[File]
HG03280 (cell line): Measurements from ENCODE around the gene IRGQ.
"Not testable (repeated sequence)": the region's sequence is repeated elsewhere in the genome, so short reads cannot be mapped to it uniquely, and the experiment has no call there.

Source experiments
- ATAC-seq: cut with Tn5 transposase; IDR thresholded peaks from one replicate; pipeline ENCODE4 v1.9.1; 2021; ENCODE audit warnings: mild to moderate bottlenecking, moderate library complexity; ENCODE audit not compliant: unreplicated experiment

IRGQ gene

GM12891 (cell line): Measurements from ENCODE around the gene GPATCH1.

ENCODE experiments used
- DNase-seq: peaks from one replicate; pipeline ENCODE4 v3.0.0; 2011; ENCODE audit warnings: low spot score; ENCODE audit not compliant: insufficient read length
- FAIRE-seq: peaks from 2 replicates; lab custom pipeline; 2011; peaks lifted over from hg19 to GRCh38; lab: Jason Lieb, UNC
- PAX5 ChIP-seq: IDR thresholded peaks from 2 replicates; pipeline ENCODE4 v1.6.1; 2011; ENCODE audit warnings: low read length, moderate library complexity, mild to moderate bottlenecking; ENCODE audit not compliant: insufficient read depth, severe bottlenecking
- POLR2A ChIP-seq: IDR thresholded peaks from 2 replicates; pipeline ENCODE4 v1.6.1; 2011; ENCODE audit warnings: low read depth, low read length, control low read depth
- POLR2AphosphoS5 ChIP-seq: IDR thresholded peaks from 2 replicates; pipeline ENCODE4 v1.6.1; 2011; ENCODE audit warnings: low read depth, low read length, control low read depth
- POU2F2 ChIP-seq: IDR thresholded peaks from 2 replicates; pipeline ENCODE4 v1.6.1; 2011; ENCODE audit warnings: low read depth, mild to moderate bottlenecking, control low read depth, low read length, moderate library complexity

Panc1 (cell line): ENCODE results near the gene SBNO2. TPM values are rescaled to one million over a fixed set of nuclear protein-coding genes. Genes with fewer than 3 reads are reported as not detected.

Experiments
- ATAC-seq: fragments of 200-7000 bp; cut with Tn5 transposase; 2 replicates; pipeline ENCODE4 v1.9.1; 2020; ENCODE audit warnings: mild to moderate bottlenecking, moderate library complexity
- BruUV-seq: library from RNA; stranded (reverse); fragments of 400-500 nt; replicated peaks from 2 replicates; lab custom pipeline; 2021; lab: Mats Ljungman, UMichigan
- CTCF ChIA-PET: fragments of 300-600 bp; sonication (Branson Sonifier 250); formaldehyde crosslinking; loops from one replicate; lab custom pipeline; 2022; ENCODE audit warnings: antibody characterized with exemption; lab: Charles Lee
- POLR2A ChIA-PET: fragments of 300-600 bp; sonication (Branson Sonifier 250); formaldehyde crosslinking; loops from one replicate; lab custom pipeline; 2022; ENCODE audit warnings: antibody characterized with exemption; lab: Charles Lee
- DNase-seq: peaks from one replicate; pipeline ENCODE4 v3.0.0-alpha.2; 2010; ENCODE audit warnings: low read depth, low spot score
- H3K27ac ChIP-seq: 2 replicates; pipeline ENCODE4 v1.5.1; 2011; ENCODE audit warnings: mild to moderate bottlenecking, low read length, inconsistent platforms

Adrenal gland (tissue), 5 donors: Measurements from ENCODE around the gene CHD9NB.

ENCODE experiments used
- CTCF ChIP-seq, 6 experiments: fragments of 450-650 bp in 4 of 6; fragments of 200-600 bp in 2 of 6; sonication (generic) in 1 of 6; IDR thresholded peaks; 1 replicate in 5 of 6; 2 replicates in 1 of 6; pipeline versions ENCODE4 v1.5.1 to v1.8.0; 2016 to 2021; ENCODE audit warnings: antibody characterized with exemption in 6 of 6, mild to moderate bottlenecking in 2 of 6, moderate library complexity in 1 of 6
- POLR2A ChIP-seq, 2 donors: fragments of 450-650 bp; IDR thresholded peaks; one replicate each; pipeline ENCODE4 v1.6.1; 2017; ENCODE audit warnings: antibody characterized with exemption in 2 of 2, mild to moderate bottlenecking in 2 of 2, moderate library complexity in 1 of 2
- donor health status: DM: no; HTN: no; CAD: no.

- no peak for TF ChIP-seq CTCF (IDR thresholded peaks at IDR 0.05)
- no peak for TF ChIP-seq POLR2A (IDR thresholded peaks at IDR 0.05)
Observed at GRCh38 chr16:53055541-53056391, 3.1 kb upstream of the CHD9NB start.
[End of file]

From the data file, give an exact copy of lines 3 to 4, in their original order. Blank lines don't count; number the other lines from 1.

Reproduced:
Source experiments
- ATAC-seq: cut with Tn5 transposase; IDR thresholded peaks from one replicate; pipeline ENCODE4 v1.9.1; 2021; ENCODE audit warnings: mild to moderate bottlenecking, moderate library complexity; ENCODE audit not compliant: unreplicated experiment